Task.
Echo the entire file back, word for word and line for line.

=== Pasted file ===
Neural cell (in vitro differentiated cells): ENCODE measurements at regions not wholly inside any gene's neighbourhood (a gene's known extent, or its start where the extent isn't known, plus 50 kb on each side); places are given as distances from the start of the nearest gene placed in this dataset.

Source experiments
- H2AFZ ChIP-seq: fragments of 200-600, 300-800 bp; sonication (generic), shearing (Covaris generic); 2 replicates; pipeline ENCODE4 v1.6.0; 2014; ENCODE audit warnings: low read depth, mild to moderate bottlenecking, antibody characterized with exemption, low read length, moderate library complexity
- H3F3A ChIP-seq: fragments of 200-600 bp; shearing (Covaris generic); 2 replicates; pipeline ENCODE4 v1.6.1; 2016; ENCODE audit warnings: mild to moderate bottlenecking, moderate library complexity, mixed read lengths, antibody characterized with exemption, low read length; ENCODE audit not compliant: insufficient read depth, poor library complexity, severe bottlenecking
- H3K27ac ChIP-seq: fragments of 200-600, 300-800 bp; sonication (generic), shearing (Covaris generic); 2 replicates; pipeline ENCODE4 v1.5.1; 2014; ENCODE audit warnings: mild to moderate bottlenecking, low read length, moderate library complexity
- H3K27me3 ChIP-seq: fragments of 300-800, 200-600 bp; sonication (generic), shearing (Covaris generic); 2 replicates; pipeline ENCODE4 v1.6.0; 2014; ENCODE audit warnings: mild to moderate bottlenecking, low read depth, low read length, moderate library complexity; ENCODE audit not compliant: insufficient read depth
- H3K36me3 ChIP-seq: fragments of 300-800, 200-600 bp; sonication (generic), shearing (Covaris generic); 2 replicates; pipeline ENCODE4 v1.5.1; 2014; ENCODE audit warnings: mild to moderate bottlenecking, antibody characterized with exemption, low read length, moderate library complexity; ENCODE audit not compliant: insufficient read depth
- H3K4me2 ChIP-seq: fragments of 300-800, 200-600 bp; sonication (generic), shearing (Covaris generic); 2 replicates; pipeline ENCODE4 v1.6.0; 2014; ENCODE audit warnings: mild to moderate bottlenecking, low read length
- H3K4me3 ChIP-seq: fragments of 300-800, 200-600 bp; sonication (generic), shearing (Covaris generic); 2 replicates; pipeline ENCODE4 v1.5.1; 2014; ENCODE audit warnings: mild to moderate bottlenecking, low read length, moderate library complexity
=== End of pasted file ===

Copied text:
Neural cell (in vitro differentiated cells): ENCODE measurements at regions not wholly inside any gene's neighbourhood (a gene's known extent, or its start where the extent isn't known, plus 50 kb on each side); places are given as distances from the start of the nearest gene placed in this dataset.

Source experiments
- H2AFZ ChIP-seq: fragments of 200-600, 300-800 bp; sonication (generic), shearing (Covaris generic); 2 replicates; pipeline ENCODE4 v1.6.0; 2014; ENCODE audit warnings: low read depth, mild to moderate bottlenecking, antibody characterized with exemption, low read length, moderate library complexity
- H3F3A ChIP-seq: fragments of 200-600 bp; shearing (Covaris generic); 2 replicates; pipeline ENCODE4 v1.6.1; 2016; ENCODE audit warnings: mild to moderate bottlenecking, moderate library complexity, mixed read lengths, antibody characterized with exemption, low read length; ENCODE audit not compliant: insufficient read depth, poor library complexity, severe bottlenecking
- H3K27ac ChIP-seq: fragments of 200-600, 300-800 bp; sonication (generic), shearing (Covaris generic); 2 replicates; pipeline ENCODE4 v1.5.1; 2014; ENCODE audit warnings: mild to moderate bottlenecking, low read length, moderate library complexity
- H3K27me3 ChIP-seq: fragments of 300-800, 200-600 bp; sonication (generic), shearing (Covaris generic); 2 replicates; pipeline ENCODE4 v1.6.0; 2014; ENCODE audit warnings: mild to moderate bottlenecking, low read depth, low read length, moderate library complexity; ENCODE audit not compliant: insufficient read depth
- H3K36me3 ChIP-seq: fragments of 300-800, 200-600 bp; sonication (generic), shearing (Covaris generic); 2 replicates; pipeline ENCODE4 v1.5.1; 2014; ENCODE audit warnings: mild to moderate bottlenecking, antibody characterized with exemption, low read length, moderate library complexity; ENCODE audit not compliant: insufficient read depth
- H3K4me2 ChIP-seq: fragments of 300-800, 200-600 bp; sonication (generic), shearing (Covaris generic); 2 replicates; pipeline ENCODE4 v1.6.0; 2014; ENCODE audit warnings: mild to moderate bottlenecking, low read length
- H3K4me3 ChIP-seq: fragments of 300-800, 200-600 bp; sonication (generic), shearing (Covaris generic); 2 replicates; pipeline ENCODE4 v1.5.1; 2014; ENCODE audit warnings: mild to moderate bottlenecking, low read length, moderate library complexity